"What we want to accomplish is trying to make sure journalists understand they are responsible for their safety, that when they are in the field they have to have to exercise the control over how close they are going to be. There are ways to cover stories without always placing yourself at such a significant degree of risk," McAuliffe said.
     
    Observers like Adnan Rehmat of Intermedia say that the failure to prosecute suspects involved in deadly attacks on journalists in Pakistan is also encouraging the violence.  He says that if attacks on journalists are not properly investigated and the killers are not prosecuted and punished, then, "impunity will prevail in Pakistan in the foreseeable future".

    You May Like

    Video Democrats Clinton, Kaine Offer 'Very Different Vision' Than Trump

    Party's presumptive presidential nominee, her vice presidential pick deliver optimistic message in Florida as they campaign for first time together

    Turkey Wants Pakistan to Close Down institutions, Businesses Linked to Gulen

    Thousands of Pakistani students are enrolled in Gulen's commercial network of around two dozen institutions operating in Pakistan for over two decades

    AU Passport A Work in Progress

    Who will get the passport and what the benefits are still need to be worked out

    Featured Videos

    Your JavaScript is turned off or you have an old version of Adobe's Flash Player. Get the latest Flash player.
    In State of Emergency, Turkey’s Erdogan Focuses on Spiritual Movementi
    X
    July 22, 2016 11:49 AM
    The state of emergency that Turkish President Recep Tayyip Erdogan has declared is giving him even more power to expand a purge that has seen an estimated 60,000 people either arrested or suspended from their jobs. VOA Europe correspondent Luis Ramirez reports from Istanbul.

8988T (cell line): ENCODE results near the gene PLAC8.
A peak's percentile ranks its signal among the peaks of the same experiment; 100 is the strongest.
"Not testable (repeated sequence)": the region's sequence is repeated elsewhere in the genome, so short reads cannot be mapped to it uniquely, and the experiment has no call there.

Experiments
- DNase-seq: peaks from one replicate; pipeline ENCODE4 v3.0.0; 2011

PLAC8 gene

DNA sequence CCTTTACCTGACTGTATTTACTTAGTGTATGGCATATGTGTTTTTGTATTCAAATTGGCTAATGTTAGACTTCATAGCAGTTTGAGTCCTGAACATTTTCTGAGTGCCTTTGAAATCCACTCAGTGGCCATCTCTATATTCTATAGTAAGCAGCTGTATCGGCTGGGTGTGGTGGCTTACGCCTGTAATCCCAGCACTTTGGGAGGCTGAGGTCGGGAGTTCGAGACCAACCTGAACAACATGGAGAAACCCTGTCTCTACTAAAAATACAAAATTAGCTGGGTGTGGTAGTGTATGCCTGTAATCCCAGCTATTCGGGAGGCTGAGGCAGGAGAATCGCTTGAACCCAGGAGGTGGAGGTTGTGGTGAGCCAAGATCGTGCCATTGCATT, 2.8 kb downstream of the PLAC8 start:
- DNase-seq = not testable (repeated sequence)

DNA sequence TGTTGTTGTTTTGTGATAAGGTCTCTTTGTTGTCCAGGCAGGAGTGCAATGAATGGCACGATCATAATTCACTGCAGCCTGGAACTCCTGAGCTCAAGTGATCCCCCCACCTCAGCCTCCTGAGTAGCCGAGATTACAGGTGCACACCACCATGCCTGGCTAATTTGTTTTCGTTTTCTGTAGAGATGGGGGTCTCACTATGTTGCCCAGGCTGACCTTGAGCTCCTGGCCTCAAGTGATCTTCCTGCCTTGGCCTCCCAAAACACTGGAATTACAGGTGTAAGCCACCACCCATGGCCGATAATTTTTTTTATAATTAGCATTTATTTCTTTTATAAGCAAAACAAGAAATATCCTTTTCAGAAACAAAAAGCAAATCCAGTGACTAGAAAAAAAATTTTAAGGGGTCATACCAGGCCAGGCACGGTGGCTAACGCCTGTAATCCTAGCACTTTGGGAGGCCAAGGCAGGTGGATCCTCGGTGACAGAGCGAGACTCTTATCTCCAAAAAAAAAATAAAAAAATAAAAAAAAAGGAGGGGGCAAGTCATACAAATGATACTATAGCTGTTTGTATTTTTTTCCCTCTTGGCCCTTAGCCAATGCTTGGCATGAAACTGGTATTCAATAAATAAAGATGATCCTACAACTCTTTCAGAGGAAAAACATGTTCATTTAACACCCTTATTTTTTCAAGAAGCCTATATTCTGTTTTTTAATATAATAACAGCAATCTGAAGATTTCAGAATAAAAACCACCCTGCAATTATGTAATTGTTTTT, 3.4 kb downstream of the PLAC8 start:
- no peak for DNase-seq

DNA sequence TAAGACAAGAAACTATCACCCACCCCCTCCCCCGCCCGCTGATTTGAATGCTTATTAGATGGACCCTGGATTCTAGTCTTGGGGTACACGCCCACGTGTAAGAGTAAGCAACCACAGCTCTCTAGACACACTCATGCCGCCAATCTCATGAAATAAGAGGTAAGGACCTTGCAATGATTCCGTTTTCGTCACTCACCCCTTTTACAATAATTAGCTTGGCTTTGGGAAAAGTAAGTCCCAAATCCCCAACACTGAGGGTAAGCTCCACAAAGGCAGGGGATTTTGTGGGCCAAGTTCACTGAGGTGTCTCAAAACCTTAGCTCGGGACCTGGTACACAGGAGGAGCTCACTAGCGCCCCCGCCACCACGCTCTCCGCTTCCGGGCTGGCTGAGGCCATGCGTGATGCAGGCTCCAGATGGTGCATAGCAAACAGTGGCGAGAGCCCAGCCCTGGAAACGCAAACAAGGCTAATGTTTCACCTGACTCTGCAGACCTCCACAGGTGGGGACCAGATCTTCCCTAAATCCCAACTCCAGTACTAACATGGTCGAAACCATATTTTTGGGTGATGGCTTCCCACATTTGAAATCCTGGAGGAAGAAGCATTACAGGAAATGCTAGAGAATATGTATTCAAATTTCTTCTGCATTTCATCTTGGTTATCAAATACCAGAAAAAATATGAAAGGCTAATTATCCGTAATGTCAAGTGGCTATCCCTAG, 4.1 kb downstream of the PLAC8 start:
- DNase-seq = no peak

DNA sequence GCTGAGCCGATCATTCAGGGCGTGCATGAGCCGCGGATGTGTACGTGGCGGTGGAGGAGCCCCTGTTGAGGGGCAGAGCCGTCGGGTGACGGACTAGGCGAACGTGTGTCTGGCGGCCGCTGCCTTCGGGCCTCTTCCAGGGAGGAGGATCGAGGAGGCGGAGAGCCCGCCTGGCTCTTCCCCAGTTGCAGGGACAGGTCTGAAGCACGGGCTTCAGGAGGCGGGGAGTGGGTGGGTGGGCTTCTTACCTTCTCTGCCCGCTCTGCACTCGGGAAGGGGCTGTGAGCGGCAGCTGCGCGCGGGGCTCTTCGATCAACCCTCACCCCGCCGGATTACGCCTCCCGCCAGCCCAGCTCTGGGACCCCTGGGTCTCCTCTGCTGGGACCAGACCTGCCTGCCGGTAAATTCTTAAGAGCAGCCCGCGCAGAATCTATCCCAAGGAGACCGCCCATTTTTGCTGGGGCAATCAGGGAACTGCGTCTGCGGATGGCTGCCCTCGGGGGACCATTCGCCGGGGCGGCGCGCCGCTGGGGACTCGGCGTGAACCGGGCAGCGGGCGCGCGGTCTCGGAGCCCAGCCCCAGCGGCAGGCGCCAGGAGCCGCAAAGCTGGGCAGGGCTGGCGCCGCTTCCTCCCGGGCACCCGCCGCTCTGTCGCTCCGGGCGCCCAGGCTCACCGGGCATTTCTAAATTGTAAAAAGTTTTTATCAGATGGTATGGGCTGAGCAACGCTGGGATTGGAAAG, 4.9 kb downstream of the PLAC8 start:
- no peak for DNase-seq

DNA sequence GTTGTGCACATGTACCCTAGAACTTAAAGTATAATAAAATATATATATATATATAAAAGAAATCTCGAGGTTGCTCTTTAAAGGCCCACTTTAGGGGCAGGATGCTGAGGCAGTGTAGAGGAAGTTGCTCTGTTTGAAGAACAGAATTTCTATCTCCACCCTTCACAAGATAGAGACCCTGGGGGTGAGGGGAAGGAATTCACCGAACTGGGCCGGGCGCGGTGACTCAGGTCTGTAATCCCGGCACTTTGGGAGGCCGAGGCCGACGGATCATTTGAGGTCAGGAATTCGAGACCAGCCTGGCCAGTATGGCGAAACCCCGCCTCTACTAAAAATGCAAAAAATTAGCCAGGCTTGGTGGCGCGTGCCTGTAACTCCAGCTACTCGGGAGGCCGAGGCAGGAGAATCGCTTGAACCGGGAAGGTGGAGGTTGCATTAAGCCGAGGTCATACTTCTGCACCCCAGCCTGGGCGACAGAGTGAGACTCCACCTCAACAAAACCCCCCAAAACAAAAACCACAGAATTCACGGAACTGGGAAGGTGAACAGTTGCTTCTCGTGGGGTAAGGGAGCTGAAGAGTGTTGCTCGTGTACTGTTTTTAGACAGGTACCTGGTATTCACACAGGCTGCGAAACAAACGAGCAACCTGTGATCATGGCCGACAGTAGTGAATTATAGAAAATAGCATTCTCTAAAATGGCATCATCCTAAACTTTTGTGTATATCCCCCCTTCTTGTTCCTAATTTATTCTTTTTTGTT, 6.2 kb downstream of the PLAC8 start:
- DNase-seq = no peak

Video

    Video In State of Emergency, Turkey’s Erdogan Focuses on Spiritual Movement

    The state of emergency that Turkish President Recep Tayyip Erdogan has declared is giving him even more power to expand a purge that has seen an estimated 60,000 people either arrested or suspended from their jobs. VOA Europe correspondent Luis Ramirez reports from Istanbul.
    Video

    Video Scientists in Poland Race to Save Honeybees

    Honeybees are in danger worldwide. Causes of what's known as colony collapse disorder range from pesticides and loss of habitat to infections. But scientists in Poland say they are on track to finding a cure for one of the diseases. VOA’s George Putic reports.
    Video

    Video Wall Already Runs Along Parts of US-Mexico Border

    The Republican Party’s presidential nominee, Donald Trump, gained the support of many voters by saying he would build a wall to keep undocumented immigrants and drugs from coming across the border from Mexico. Critics have called his idea impractical and offensive to Mexico, while supporters say such a bold approach is needed to control the border. VOA’s Greg Flakus has more from the border town of Nogales, Arizona.
    Video

    Video New HIV Tests Emphasize Rapid Results

    As the global fight against AIDS intensifies, activists have placed increasing importance on getting people to know their HIV status. Some companies are developing new HIV testing methods designed to be quick, easy and accurate. Thuso Khumalo looks at the latest methods, presented at the International AIDS conference in Durban, South Africa.
    Video

    Video African Youth with HIV Urge More Support

    HIV, the virus that causes AIDS, is the top killer of teens in sub-Saharan Africa. But many youths say their experience with the virus is unique and needs to be addressed differently than the adult epidemic. VOA South African Correspondent Anita Powell reports.